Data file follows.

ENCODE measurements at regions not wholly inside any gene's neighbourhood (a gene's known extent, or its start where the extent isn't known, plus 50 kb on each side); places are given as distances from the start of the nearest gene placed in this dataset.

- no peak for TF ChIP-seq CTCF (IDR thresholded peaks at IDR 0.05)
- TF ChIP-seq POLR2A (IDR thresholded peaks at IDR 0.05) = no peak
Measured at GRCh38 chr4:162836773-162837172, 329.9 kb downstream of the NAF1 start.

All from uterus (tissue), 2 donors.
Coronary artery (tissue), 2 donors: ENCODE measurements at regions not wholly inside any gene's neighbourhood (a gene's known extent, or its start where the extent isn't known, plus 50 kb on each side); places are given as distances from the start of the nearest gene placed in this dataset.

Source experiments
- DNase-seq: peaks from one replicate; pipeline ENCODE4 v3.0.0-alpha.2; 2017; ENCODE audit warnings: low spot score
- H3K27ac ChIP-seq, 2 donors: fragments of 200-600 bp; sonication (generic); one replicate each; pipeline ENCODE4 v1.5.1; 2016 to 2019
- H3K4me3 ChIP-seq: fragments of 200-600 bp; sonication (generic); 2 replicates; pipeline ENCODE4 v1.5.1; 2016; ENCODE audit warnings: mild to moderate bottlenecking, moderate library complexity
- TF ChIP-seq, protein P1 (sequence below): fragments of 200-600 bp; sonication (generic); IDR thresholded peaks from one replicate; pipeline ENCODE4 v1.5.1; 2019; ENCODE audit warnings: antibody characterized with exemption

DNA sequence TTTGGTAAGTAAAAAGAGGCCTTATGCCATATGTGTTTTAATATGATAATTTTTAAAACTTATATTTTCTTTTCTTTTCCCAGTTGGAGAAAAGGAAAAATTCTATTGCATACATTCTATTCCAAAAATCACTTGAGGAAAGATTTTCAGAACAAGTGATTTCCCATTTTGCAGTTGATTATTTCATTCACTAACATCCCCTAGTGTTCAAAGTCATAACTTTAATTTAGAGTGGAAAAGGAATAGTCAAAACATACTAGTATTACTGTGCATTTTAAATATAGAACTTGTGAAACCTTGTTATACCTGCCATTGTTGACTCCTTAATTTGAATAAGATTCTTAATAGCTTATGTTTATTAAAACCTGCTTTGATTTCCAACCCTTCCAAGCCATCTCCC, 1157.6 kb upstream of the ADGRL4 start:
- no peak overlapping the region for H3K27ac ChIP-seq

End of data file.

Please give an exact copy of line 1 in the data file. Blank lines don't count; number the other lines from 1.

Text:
ENCODE measurements at regions not wholly inside any gene's neighbourhood (a gene's known extent, or its start where the extent isn't known, plus 50 kb on each side); places are given as distances from the start of the nearest gene placed in this dataset.